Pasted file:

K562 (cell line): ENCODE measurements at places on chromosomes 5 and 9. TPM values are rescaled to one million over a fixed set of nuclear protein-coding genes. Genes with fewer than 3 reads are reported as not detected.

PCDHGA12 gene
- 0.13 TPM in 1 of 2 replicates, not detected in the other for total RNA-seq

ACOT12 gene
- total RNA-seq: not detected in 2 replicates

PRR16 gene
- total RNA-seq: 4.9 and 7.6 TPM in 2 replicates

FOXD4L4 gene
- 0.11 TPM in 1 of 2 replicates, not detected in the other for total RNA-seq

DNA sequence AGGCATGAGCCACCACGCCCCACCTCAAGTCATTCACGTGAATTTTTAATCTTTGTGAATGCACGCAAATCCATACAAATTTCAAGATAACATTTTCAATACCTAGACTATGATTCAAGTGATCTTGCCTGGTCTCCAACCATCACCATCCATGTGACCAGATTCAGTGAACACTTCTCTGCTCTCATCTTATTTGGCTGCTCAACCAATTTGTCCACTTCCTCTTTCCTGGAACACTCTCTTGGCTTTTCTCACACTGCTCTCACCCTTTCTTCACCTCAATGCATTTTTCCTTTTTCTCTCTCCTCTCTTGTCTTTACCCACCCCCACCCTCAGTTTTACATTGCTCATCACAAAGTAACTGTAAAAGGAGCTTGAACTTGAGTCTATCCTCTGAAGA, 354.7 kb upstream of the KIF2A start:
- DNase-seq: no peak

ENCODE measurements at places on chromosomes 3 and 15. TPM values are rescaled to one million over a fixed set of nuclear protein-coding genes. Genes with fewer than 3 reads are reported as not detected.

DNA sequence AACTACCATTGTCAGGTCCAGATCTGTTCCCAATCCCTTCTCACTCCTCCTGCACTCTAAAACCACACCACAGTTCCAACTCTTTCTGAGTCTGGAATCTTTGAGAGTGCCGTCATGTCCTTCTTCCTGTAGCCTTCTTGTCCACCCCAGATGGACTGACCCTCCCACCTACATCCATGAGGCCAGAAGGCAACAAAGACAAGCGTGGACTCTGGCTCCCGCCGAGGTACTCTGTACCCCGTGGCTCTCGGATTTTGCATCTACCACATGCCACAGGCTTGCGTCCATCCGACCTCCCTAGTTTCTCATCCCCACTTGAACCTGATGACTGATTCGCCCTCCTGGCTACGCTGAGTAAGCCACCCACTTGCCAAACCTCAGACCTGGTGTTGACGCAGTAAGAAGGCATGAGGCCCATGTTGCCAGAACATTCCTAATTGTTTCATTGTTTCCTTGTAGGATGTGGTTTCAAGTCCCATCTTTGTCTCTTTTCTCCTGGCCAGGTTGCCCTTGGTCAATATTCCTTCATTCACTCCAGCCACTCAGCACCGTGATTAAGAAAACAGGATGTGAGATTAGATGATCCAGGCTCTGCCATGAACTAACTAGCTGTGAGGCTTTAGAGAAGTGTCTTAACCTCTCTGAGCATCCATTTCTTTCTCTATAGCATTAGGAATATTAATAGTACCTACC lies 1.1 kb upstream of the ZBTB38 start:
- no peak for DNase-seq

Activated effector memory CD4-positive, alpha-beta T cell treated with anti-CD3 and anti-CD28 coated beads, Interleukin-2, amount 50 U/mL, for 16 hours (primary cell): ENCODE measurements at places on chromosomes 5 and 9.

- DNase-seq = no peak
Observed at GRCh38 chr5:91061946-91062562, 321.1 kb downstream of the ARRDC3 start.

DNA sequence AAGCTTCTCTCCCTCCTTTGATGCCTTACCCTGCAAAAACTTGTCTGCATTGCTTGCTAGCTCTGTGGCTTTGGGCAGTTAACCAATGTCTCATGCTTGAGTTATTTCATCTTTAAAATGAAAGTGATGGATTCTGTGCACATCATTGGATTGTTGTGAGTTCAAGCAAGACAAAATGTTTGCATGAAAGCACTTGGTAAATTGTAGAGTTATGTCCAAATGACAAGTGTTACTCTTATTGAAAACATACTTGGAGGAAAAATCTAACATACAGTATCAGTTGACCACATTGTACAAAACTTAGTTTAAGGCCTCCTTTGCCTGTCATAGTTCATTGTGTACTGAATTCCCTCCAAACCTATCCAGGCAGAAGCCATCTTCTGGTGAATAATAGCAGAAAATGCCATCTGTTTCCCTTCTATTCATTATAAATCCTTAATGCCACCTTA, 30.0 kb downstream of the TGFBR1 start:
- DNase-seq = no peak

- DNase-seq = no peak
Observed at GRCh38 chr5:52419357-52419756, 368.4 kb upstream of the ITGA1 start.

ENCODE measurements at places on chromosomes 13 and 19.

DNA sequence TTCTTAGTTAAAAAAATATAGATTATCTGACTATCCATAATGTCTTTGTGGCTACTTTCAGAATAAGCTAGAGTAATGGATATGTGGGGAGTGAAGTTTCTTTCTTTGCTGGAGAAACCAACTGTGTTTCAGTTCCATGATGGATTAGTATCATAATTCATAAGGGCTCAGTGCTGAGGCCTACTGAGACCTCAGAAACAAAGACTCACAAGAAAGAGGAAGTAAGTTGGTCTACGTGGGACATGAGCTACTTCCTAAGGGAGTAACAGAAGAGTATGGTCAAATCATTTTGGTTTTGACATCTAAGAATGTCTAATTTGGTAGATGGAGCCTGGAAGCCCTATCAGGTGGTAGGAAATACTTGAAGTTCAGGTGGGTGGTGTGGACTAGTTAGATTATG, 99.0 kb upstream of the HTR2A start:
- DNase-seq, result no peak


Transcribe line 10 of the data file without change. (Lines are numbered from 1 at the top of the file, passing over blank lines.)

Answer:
DNA sequence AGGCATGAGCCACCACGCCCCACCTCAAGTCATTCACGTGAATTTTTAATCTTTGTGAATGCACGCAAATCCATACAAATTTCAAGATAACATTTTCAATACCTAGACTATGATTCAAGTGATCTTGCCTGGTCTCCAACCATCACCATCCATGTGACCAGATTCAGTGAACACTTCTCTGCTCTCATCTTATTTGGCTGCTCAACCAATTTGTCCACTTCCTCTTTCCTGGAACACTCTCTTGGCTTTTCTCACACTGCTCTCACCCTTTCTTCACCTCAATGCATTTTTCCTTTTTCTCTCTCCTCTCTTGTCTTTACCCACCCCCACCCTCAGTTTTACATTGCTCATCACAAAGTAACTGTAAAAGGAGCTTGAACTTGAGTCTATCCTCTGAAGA, 354.7 kb upstream of the KIF2A start: